• March 5: Voyager 1 performed a Jupiter flyby as it flew within 277,400 kilometers (172,368 miles) of the planet’s cloud tops or 348,890 km (216,790 miles) from the center of mass.
  • April 2: NASA reported that 35 candidates for Space Shuttle astronaut had completed classroom instruction and moved into engineering assignments at JSC (Johnson Space Center).
  • June 27: NOAA-A was launched. The satellite was later renamed NOAA-6 in orbit. It carried six devices to measure Earth’s atmosphere, surface, and cloud cover, and near-earth proton/electron flux. It would also receive, process, and relay data from balloons, free-floating buoys, and remote automatic stations. It remained operational beyond its planned mission duration (2 years) and was decommissioned on March 31, 1987.
  • July 9: Voyager 2 performed a Jupiter flyby as it flew within 570,000 kilometers (350,000 miles) of the planet’s cloud tops or about 500,000 km (310,000 miles) from the center of mass.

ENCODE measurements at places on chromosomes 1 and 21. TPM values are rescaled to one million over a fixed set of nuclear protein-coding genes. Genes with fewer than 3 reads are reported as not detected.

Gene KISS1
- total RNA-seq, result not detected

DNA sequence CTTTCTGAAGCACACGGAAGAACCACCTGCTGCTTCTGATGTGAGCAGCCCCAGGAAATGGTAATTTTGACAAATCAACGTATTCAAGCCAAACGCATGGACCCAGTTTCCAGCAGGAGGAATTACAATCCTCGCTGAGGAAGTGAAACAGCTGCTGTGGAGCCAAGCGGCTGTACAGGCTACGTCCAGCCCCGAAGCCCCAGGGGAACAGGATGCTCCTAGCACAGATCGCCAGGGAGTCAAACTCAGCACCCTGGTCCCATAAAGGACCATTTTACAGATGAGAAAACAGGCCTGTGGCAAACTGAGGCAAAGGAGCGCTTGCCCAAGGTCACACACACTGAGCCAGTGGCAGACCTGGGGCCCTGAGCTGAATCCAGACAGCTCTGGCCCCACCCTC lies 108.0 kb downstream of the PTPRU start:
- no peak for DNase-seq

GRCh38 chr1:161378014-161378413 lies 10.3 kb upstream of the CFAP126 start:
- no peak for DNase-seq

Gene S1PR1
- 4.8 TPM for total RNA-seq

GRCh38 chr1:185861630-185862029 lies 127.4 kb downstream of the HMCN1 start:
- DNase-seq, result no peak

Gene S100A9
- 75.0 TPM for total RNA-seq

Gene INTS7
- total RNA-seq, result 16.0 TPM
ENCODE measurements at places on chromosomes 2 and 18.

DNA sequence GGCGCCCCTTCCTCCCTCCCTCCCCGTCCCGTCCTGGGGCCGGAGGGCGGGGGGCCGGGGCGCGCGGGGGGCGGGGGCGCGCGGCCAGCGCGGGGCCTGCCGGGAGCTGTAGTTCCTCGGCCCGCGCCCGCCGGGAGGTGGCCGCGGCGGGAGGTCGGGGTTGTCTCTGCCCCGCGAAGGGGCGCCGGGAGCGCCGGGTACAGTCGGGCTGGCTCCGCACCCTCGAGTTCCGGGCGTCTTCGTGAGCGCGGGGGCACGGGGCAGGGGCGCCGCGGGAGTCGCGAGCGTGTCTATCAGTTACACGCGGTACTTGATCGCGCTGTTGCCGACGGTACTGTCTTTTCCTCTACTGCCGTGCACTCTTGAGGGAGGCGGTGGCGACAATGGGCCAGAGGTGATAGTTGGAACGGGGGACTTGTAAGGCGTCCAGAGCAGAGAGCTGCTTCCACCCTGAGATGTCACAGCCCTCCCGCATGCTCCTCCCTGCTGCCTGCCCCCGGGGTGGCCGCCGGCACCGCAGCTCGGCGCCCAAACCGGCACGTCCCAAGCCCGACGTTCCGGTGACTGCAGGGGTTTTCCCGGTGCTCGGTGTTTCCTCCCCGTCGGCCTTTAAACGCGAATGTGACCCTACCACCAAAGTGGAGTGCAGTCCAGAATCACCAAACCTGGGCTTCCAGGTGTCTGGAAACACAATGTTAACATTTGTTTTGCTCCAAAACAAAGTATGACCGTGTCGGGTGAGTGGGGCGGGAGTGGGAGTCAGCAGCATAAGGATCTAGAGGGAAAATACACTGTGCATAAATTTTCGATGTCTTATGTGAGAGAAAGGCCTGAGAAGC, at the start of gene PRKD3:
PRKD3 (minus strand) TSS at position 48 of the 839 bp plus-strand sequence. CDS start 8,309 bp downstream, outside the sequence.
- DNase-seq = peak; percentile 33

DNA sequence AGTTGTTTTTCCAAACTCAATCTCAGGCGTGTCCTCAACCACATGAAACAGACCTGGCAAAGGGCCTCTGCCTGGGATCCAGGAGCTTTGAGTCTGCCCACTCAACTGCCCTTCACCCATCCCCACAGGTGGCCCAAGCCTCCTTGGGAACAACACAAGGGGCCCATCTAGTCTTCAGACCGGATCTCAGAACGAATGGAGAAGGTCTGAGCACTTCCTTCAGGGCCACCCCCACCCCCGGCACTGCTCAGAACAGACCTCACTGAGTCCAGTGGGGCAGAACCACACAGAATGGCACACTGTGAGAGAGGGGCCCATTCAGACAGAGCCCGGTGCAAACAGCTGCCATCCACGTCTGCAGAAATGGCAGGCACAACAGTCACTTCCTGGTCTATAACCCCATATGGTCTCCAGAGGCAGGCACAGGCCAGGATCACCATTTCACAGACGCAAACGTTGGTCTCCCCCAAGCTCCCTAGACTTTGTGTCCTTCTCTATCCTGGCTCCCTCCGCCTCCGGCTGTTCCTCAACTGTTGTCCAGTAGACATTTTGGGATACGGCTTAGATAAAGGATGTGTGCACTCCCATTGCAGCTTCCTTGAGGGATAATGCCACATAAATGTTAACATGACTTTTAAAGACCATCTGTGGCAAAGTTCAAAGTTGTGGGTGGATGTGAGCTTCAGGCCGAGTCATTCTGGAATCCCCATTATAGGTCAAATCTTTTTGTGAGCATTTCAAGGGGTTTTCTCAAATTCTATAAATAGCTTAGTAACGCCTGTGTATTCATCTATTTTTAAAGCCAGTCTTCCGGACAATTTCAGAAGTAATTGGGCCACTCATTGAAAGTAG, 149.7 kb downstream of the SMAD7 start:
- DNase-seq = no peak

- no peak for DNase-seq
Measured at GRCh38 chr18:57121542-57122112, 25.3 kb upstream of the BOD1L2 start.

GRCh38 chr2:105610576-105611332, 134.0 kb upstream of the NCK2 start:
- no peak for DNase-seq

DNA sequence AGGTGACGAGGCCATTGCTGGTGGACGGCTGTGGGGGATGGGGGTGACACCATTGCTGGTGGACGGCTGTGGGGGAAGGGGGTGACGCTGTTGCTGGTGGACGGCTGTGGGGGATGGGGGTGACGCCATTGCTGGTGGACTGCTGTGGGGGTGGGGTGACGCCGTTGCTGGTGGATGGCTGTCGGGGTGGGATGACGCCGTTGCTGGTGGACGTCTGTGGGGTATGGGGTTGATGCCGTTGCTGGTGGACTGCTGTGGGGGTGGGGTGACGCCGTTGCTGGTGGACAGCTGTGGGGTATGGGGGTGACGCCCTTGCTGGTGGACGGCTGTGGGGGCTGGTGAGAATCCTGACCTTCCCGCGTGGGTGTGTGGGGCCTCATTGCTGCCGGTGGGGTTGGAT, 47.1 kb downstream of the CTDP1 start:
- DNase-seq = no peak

• July 11: Pioneer 10 became the first spacecraft to cross the orbit of Uranus. The spacecraft didn’t visit Uranus, though, it was on a trajectory toward the star Aldebaran and simply crossed the average orbital distance of Uranus, which is about 1.8 billion miles (2.9 billion kilometers) from the Sun.
  • August 10: Westar-3, the third of the fleet of geosynchronous communications satellites called Westar was launched.
  • September 1: Pioneer 11 performed the first Saturn flyby in the history of space exploration. The spacecraft flew at a distance of 21,000 km (13,000 miles) from Saturn’s cloud tops.


M. Özgür Nevres